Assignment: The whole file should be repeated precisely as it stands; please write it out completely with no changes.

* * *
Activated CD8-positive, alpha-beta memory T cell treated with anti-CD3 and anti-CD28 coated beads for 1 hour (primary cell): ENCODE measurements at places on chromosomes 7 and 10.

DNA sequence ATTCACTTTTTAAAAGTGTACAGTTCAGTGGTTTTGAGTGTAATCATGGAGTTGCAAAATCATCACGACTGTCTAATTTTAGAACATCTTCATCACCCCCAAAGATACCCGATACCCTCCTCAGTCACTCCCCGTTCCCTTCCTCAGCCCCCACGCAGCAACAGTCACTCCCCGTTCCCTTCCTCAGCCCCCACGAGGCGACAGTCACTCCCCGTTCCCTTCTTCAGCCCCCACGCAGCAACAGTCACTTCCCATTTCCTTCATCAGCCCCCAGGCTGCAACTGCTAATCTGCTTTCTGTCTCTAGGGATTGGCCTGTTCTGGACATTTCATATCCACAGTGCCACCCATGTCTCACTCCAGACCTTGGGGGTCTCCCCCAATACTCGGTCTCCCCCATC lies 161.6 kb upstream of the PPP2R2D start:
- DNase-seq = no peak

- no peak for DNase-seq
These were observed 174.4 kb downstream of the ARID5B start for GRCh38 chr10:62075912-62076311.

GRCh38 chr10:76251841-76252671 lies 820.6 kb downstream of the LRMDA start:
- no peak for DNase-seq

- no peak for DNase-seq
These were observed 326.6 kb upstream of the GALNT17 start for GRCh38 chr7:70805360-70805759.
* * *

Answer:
Activated CD8-positive, alpha-beta memory T cell treated with anti-CD3 and anti-CD28 coated beads for 1 hour (primary cell): ENCODE measurements at places on chromosomes 7 and 10.

DNA sequence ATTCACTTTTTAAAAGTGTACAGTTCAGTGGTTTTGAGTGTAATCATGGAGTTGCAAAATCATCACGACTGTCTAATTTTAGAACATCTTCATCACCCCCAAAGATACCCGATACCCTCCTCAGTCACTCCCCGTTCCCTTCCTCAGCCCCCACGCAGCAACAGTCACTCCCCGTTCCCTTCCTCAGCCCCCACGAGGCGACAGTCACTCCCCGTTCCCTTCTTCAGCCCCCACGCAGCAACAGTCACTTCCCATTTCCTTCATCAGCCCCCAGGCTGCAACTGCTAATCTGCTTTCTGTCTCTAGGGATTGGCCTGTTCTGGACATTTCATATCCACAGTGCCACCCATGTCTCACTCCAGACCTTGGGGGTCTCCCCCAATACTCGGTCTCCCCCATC lies 161.6 kb upstream of the PPP2R2D start:
- DNase-seq = no peak

- no peak for DNase-seq
These were observed 174.4 kb downstream of the ARID5B start for GRCh38 chr10:62075912-62076311.

GRCh38 chr10:76251841-76252671 lies 820.6 kb downstream of the LRMDA start:
- no peak for DNase-seq

- no peak for DNase-seq
These were observed 326.6 kb upstream of the GALNT17 start for GRCh38 chr7:70805360-70805759.